Choosing to Surge
Choosing to Surge
This chapter traces a series of climactic meetings of the National Security Council in December of 2006. By December, Vice President Dick Cheney thought it was “pretty clear that we've got to do something different than what we've been doing. December was then devoted to sort of nailing down what that was going to be.” The president and his advisors discussed fundamental issues regarding American goals and responsibilities in Iraq and increasingly concluded that only a surge option, as part of a change in military strategy and an effort at bottom-up political reconciliation in Iraq, could salvage the American mission there. That same month, the president visited the Joint Chiefs of Staff in their meeting room to hear and address their concerns about whether an intensified military effort in Iraq might overtax the US military and even “break the force.” In December, too, public discussion about the American future in Iraq was fueled by reports from the congressionally mandated Iraq Study Group, which advocated for a regional diplomatic strategy to help quell violence in Iraq, as well as from the American Enterprise Institute, which advocated increasing US forces in Iraq and pursuing a proper counterinsurgency strategy. The impact of these external reviews on the eventual surge decision remains hotly debated; the chapter helps place these efforts within the context of the internal administration policy process and Bush's decision making.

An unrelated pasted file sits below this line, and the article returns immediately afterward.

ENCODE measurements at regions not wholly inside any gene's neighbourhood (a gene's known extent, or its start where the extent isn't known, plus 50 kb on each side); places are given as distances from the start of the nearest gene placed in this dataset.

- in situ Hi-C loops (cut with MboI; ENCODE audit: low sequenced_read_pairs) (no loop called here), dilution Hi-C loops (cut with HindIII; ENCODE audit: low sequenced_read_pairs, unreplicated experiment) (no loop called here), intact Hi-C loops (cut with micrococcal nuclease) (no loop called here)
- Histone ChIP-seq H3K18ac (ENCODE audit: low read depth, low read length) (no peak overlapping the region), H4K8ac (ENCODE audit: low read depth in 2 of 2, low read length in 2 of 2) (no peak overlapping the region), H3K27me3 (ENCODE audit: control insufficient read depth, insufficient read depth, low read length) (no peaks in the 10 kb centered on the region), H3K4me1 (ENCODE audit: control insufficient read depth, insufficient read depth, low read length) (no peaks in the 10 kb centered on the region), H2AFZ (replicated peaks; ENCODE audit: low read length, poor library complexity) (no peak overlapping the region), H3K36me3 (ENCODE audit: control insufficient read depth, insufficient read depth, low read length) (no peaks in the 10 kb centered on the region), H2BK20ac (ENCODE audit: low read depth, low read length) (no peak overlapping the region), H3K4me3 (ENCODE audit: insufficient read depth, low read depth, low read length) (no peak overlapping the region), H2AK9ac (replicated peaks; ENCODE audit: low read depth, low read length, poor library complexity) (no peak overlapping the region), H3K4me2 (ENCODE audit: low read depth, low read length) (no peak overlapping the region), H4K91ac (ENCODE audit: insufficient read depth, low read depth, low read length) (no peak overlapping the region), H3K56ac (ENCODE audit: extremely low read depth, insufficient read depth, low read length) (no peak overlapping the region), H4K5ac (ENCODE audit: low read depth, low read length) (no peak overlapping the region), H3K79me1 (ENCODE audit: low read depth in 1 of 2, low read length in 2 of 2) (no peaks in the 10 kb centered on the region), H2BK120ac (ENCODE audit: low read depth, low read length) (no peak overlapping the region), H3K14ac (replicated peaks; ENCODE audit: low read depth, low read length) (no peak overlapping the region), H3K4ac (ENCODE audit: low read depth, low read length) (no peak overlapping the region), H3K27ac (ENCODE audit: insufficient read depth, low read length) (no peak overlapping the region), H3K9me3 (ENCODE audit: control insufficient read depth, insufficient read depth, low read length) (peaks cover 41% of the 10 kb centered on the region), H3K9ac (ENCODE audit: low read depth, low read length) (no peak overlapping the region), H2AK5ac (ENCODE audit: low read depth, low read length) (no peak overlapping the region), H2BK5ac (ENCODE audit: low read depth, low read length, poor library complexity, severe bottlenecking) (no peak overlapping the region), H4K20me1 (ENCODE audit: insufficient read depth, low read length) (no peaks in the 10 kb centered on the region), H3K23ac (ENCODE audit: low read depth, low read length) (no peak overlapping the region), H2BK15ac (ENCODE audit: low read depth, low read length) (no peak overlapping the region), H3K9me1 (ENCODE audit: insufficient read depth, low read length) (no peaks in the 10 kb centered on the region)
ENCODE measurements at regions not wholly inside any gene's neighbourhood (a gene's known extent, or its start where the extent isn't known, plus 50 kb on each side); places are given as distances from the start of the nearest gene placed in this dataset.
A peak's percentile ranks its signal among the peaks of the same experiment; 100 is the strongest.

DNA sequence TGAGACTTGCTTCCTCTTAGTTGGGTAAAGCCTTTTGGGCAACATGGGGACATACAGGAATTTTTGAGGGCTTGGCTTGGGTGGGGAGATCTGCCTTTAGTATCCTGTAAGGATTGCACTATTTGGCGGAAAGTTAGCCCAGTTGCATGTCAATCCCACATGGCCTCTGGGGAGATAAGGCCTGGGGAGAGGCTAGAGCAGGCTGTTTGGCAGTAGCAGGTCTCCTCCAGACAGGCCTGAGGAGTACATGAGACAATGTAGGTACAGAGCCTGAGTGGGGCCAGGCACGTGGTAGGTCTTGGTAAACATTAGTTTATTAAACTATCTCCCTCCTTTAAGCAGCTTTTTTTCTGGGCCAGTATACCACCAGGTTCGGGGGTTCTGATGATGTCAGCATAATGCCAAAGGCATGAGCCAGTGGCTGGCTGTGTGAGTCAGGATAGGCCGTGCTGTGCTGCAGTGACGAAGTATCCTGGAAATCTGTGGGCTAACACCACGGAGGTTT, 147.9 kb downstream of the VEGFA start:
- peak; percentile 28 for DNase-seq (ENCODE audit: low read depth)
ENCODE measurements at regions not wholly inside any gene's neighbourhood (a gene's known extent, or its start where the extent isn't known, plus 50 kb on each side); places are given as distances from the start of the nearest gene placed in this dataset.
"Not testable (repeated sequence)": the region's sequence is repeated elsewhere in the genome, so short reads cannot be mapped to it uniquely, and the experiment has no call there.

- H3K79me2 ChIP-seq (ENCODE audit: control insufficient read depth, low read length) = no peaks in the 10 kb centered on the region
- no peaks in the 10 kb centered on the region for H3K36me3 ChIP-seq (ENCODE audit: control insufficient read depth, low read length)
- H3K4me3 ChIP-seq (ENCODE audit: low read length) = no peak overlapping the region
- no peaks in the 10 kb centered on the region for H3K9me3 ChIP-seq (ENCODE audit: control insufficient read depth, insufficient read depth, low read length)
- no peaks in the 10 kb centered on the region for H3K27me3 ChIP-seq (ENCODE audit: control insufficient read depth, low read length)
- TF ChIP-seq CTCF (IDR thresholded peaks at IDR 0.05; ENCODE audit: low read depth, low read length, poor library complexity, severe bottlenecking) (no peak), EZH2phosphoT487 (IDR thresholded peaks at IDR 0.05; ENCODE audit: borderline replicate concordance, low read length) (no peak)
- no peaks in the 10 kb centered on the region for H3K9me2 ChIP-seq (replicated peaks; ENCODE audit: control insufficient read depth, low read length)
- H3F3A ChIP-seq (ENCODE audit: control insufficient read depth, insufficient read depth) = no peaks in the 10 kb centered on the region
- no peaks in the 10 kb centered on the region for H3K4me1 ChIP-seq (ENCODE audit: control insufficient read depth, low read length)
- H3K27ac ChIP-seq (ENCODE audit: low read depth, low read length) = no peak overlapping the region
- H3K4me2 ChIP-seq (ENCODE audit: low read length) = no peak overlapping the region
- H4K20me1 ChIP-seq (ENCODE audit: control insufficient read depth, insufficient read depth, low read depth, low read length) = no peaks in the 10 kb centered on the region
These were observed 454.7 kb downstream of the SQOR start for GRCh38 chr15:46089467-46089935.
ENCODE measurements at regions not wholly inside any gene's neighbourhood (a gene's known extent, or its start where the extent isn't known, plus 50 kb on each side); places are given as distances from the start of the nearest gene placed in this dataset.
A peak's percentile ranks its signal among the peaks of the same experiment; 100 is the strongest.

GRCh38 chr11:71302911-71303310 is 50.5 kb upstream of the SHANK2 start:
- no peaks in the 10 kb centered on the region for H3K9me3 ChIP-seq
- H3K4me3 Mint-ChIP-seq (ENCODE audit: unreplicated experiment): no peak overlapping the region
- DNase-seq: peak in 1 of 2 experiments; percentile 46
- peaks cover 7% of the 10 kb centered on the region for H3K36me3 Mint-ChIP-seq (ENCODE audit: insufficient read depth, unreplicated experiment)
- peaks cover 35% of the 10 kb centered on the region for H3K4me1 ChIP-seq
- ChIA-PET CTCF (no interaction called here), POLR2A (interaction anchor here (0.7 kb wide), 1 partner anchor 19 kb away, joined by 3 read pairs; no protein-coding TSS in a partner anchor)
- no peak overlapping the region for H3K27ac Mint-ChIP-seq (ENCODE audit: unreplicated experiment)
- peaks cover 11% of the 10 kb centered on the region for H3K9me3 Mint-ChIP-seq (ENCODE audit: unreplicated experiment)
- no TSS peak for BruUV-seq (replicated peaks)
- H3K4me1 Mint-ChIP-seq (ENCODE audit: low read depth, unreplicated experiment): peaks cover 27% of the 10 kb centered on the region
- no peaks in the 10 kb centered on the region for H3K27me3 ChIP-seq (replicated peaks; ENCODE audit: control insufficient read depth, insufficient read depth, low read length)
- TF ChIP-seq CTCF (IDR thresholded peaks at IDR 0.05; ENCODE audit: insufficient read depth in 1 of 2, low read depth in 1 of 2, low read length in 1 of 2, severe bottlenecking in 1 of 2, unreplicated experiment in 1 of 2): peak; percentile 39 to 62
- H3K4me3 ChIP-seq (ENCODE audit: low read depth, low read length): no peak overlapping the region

Cornell Scholarship Online requires a subscription or purchase to access the full text of books within the service. Public users can however freely search the site and view the abstracts and keywords for each book and chapter.
If you think you should have access to this title, please contact your librarian.
To troubleshoot, please check our FAQs, and if you can't find the answer there, please contact us.